- Burger King is rolling out the plant-based Impossible Whopper at locations across the US by the end of 2019.
- Executives say that the meatless Impossible Whopper is almost impossible to distinguish from the original Whopper.
- We tried both the Impossible Whopper and the original Whopper – and we could definitely tell the difference.
- However, that isn’t necessarily bad news for Burger King, as the Impossible Whopper is a quality burger in its own right.
- Visit Business Insider’s homepage for more stories.
Burger King’s Impossible Whopper is set to take over America. But can it compete with the real thing?
In April, Burger King announced plans to roll out the plant-based Impossible Whopper nationally after a short test in St. Louis.
Restaurant Brands International CEO José Cil told Business Insider on Wednesday that the test sparked a positive response more quickly than the chain anticipated, with both new and loyal customers ordering the Impossible Whopper.
“We’re not doing this for a quick pop,” Cil said. “We think this is a new category that we can build on for the long haul. We think that plant-based burgers and other products will continue to be part of our business for the long term.”
In April, Cil told investors that he found it “really difficult to distinguish between the Impossible Whopper and the original Whopper.” With the chain hoping to win over loyal customers and meat eaters with the new menu item, the similarities between the original and the Impossible Whopper are a major selling point for Burger King.
This week, Business Insider decided to put Cil’s review to the test at Restaurant Brands International’s investor day in New York City. The company was serving both the Impossible Whopper and the original Whopper, so we decided to try each.
Here is how the Impossible Whopper actually measures up to the real thing:
At first glance, a veteran Burger King customer could tell the difference between the Impossible Whopper and the original Whopper.
Side by side, it is clear that the original has a more mulchy, uneven texture, while the Impossible Whopper is more smooth and uniform — a common tell in plant-based burgers.
In terms of size and toppings, however, the two burgers are remarkably similar. Had I simply started devouring my burger instead of taking a peek inside the patty first, I may not have noticed the difference.
Before testing the Impossible Whopper, I decided it was wise to revisit the original.
The Whopper is a fast-food-industry icon, distinguishing itself from other chains’ signature burgers with its wide and flat patty, as well as its char-grilled preparation.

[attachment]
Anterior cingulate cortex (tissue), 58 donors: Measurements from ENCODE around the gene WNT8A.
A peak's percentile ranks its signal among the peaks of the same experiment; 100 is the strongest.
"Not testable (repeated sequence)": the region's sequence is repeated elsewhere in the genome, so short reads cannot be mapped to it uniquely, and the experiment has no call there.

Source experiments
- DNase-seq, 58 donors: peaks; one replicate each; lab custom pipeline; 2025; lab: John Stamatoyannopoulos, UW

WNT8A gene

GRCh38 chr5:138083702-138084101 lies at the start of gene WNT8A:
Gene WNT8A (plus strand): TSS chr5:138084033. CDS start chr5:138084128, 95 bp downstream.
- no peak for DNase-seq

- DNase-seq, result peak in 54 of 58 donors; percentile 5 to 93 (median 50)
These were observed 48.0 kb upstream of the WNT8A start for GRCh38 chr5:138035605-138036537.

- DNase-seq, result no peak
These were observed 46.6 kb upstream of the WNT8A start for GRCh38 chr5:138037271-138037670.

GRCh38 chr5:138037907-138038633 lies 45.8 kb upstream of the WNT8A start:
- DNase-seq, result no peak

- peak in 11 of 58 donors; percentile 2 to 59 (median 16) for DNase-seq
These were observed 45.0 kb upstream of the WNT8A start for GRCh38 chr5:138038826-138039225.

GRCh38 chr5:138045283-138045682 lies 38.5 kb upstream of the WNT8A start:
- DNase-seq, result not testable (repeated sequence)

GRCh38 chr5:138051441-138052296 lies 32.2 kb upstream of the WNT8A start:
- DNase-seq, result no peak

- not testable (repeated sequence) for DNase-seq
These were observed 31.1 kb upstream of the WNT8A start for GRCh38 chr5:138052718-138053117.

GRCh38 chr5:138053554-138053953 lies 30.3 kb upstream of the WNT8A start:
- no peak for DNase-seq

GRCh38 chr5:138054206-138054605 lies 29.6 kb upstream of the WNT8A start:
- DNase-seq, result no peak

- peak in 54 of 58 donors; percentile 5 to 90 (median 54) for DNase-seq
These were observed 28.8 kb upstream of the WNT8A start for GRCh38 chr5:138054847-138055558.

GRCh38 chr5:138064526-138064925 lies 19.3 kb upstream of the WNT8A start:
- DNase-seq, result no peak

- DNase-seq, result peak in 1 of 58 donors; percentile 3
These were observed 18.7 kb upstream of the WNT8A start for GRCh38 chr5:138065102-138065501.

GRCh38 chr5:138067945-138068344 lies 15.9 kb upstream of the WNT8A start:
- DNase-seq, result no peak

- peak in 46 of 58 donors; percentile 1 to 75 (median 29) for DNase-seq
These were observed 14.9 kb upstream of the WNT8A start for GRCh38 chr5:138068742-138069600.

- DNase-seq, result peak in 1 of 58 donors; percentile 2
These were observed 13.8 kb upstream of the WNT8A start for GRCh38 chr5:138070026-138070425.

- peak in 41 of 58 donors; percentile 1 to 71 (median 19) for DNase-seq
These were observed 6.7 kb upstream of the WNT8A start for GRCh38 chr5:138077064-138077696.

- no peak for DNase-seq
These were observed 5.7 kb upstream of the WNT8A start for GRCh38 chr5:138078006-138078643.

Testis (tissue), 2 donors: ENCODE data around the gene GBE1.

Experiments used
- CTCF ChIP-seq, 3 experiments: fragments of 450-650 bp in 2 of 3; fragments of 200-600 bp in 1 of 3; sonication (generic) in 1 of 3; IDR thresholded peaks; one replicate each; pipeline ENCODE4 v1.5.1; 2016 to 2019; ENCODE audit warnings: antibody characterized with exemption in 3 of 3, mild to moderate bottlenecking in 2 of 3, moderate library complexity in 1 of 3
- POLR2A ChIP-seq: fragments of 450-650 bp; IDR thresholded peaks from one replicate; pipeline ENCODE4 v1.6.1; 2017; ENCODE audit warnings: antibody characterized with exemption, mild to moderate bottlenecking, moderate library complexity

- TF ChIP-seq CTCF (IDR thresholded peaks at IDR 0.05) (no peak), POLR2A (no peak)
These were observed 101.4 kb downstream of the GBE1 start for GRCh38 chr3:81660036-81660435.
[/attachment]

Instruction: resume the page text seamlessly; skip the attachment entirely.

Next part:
The patty has a slightly watery umami flavour, which is nicely cut by the pickles and onion.
The Whopper’s meaty aftertaste — coupled with an oniony tang — lingers long after the burger is finished.
Having reestablished the Whopper’s flavour profile firmly in my mind, I turned my attention to the Impossible Whopper.
If I did not realise that the Impossible Whopper was a plant-based burger, I would not have guessed it from my first bite. It tastes like a “real” burger.
The Impossible Whopper replicated the Whopper’s char, down to the grill marks on the burger’s patty.
However, there are clear differences between the Impossible Whopper and the real thing.
The Impossible Whopper has a nuttier flavour, compared with the original’s mulchy meatiness.
In terms of texture, the original Whopper is lumpier and chewier. The Impossible Whopper’s patty features sharp browned edges in a way that would be impossible to replicate in a meat-based burger.
The original Whopper’s flavour is also simply stronger than that of the Impossible Whopper.
While the beef patty’s aftertaste lingers, the plant-based patty blends into the burger’s toppings.
However, the differences should not negate the tastiness of the Impossible Whopper. It is certainly distinguishable from the original Whopper — but it isn’t necessarily the lesser burger.
The Impossible Whopper has a more subtle flavour that impressively replicates the experience of eating a meat-based burger. It feels like less of a gut punch than many fast-food burgers.
In fact, I finished only one of the two burger halves — and the leftovers were from the original Whopper.
Whopper loyalists may want to stick with the original burger, but for people craving an environmentally friendly option, the Impossible Whopper is a solid choice.
And some people who aren’t Whopper superfans may even find they prefer the plant-based burger.
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